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Little Living Sculptures : Caring for bonsai trees is a solitary task that requires time and patience. But for knowledge and inspiration, beginners and experienced growers turn to a nursery in Sylmar.

January 14, 1994|SUSAN HEEGER | SPECIAL TO THE TIMES; Susan Heeger writes regularly about gardening for The Times

Two Saturday mornings a month, a parade of trucks, vans and station wagons arrives at Fuji Bonsai Nursery in Sylmar. There's a ceremonial flourish to the way the drivers, ordinary folk in jeans and zip jackets, slide doors open and lift their cargo out: tiny potted trees and miniature groves that fairy children could get lost in.

Far from magic, though, these greens have been chopped, clipped, wired and otherwise coaxed into the size and shape of living sculptures. In their minimalist simplicity, they are meant to conjure up imagined scenes from nature, complete with an implied context of seasons, winds, colonies of plants and heaps of rock.

Their creators, most of them regulars who attend Fuji's bonsai classes with the air of churchgoing parishioners, may spend several private hours a day at work on their own collections.

But after long periods of solitary wiring and trimming, they might get stuck or need input, or just want to talk bonsai. That's when they go to Fuji.

"He sees things I don't see," said Morris Dondick, a Northridge hobbyist who recently stood back from a worktable as nursery owner Shigeru Nagatoshi helped him anchor his Japanese garden juniper to a piece of stone. "I come here when I hit a snag, and because it's good for the soul. A gentle art attracts gentle people."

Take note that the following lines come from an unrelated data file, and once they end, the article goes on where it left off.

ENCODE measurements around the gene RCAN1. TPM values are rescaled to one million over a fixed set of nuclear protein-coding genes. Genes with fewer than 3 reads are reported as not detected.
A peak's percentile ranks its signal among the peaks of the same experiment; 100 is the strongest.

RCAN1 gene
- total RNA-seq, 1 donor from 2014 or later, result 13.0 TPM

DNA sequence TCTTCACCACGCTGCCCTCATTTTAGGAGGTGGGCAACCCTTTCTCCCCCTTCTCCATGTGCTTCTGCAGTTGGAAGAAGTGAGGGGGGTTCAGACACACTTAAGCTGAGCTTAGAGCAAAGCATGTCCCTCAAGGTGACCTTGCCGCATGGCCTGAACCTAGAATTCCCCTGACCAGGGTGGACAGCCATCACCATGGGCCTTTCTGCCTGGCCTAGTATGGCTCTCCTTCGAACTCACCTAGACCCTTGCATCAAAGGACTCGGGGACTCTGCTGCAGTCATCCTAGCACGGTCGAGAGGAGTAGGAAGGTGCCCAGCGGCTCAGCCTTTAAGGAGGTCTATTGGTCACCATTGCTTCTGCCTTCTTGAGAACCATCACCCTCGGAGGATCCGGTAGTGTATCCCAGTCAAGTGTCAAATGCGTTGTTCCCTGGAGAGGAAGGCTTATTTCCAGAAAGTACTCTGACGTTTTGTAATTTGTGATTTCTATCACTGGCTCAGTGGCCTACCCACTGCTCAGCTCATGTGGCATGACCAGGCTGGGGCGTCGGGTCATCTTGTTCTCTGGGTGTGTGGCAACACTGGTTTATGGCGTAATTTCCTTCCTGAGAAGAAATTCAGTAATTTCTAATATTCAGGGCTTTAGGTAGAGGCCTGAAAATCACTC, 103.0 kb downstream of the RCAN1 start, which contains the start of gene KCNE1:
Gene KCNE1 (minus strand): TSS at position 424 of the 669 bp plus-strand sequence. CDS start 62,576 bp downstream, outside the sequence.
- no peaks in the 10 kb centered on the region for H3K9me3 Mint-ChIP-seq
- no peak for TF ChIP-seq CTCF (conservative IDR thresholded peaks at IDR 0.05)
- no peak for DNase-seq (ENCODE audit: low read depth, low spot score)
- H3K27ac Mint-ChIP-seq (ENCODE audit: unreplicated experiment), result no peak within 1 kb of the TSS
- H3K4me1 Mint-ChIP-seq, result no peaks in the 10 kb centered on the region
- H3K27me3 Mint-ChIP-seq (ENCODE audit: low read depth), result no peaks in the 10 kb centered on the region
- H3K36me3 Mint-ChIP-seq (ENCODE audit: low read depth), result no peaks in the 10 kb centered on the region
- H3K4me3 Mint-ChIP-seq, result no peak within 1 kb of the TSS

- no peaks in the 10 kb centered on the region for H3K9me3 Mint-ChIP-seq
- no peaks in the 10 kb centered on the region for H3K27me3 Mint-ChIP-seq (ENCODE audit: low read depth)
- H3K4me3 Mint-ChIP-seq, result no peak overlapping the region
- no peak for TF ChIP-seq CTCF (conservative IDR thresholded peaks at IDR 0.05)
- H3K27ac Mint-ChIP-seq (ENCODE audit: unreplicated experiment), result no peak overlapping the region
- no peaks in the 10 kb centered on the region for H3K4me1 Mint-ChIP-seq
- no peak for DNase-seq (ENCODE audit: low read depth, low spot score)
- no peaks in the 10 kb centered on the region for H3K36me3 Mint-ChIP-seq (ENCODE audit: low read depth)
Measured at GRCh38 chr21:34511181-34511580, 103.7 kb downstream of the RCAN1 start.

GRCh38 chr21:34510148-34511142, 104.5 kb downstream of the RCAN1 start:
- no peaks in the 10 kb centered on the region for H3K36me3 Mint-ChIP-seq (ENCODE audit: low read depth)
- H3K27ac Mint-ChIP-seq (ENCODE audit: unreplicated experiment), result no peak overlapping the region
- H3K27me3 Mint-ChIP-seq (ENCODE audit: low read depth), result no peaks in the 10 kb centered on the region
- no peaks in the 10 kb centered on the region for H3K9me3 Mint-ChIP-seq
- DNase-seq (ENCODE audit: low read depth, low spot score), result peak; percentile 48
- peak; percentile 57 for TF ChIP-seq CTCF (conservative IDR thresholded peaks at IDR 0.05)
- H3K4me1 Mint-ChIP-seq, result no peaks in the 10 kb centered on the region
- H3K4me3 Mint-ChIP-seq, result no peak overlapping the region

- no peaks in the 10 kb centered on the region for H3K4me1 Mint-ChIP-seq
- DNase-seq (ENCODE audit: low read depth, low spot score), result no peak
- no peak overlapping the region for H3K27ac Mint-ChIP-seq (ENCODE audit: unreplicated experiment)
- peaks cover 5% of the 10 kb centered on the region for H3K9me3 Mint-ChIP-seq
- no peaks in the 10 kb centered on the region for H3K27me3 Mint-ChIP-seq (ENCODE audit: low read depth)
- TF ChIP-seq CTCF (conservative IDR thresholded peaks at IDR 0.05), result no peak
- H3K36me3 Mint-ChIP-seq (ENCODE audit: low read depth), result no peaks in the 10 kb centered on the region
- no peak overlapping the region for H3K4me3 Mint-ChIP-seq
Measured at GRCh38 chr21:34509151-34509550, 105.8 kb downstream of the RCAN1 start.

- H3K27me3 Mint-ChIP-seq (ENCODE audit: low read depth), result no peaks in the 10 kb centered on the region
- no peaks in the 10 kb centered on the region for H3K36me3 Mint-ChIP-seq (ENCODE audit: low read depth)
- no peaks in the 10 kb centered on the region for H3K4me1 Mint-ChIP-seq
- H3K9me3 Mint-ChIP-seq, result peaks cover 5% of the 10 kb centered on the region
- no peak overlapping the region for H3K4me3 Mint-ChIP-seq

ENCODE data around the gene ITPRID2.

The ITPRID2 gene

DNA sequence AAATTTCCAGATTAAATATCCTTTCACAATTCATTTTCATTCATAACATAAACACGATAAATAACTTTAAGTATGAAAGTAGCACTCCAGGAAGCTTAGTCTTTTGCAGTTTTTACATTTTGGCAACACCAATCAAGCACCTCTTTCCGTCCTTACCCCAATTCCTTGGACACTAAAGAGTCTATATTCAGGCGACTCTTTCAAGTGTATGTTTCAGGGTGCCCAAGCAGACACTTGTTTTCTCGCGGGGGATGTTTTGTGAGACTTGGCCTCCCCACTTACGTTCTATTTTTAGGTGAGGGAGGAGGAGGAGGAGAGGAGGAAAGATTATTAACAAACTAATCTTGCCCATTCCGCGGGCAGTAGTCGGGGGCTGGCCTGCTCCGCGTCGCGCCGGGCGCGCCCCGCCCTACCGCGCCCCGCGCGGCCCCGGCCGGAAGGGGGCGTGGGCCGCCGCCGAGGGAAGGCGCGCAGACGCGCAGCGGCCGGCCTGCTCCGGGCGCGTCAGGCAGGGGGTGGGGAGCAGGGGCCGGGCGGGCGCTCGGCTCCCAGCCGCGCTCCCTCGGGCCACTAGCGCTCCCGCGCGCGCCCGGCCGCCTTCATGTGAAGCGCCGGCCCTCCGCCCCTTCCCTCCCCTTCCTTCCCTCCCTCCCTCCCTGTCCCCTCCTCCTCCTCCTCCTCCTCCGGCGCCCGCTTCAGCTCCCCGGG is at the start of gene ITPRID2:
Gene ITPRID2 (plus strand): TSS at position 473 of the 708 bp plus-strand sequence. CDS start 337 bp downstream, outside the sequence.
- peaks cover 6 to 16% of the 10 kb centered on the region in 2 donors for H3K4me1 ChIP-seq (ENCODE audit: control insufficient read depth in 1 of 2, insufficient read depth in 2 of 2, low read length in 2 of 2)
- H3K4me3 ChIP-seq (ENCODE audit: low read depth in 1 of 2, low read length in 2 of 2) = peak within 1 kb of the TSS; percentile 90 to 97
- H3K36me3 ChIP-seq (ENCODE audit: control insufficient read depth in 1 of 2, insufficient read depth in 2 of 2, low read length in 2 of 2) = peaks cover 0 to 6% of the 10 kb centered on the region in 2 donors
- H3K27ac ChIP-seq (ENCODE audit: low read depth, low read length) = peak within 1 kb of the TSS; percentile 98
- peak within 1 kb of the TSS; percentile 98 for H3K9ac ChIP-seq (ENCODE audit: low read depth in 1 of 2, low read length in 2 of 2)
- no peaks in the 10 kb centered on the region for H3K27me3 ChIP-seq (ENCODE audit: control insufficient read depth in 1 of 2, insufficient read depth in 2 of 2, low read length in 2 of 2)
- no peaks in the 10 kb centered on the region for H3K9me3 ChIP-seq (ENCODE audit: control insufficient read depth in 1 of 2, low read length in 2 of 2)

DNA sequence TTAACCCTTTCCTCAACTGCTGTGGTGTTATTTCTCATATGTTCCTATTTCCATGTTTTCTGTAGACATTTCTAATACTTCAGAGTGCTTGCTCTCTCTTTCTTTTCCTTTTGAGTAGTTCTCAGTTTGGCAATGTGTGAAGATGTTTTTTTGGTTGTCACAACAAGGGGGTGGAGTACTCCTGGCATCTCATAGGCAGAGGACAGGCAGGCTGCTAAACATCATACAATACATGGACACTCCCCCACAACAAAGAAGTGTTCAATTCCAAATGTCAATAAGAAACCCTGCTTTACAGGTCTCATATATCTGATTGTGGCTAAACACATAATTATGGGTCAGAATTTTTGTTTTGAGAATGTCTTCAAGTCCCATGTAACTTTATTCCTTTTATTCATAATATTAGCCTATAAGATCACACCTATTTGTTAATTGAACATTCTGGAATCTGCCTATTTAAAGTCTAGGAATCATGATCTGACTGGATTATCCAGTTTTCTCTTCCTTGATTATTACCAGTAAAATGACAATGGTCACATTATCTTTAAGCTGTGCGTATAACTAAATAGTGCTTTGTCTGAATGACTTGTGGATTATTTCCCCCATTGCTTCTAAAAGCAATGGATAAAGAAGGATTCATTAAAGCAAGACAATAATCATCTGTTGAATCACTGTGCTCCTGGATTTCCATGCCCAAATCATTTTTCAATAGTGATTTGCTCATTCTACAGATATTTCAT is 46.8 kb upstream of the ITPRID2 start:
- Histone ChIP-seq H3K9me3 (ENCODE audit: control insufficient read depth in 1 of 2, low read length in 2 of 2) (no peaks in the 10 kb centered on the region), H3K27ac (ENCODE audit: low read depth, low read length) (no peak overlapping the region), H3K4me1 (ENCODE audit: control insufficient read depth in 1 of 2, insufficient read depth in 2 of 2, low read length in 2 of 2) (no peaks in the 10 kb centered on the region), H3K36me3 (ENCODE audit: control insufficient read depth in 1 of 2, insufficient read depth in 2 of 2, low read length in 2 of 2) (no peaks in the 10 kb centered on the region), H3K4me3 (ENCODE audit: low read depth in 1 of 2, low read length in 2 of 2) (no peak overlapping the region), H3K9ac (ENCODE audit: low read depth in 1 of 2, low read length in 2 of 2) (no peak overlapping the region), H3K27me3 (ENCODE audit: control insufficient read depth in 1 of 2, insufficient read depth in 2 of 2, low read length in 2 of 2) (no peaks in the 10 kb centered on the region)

A survey of Dondick's fellow regulars--among them Walter O'Neal, a San Fernando television executive; Ted McKnelly, a La Canada psychologist, and Dwain Petersen, a retired salesman from Northridge--suggests that an exacting discipline also attracts dedicated practitioners. Most of them have been honing their craft for years and are active members of local bonsai societies. Their personal collections range from 40 to several hundred plants, and their class projects may already have won them ribbons at bonsai competitions.

But beginners are also welcome at Fuji. For a standard $7.50 fee, they receive as much attention as the veterans.

Their mentors have plenty of experience. Nagatoshi learned bonsai more than 30 years ago from a Japanese master, and his two sons, Ray, who has lectured throughout the world on bonsai, and Tom, learned the art from him.

Ray outlined the basic steps he likes to cover with first-timers: "First, we show them how to select appropriate material for bonsai, then how to treat it, wire it, trim it, reduce its root system so it can go in a proper pot and, finally, how to keep it alive."

Students who don't own the proper tools for the job can buy them during class. (A basic five-piece set starts at $78.)

Students may also bring their own plants (juniper is recommended for beginners) or buy one at the nursery, which sells an impressive array of appropriate greens, starting at $15.

In addition, visitors may stroll around the 3/4-acre grounds to view wonders of the art, including pint-size black pines, Atlas cedars and sweet gum groves, some considerably older than the 28-year-old nursery.

Not all these collector's specimens are for sale and, even when they are, prices are a closely guarded secret because of security considerations.

Back at the worktables, it's easy to see why bonsai is regarded by some as a priceless art. Each slice of the clippers, each twist of the wire, is a carefully considered act. A simple pruning job might take hours.

"When I arrived this morning," O'Neal said, "my Foemina (juniper) looked like a big puff ball. I've been restyling it, running my hand along the trunk, looking for the flow, the balance. . . ."

Two hours into the task, his little tree had assumed the shape of a windblown sentinel, possibly overlooking a crashing sea.

So was he finished?

He had to smile. "I'll be working on this for the rest of my life."

Where and When

What: Bonsai classes.

Location: Fuji Bonsai Nursery, 13170 Glenoaks Blvd., Sylmar.

Hours: 9:30 to 11:30 a.m. the second and fourth Saturdays of the month.

Price: $7.50.

Call: (818) 367-5372.

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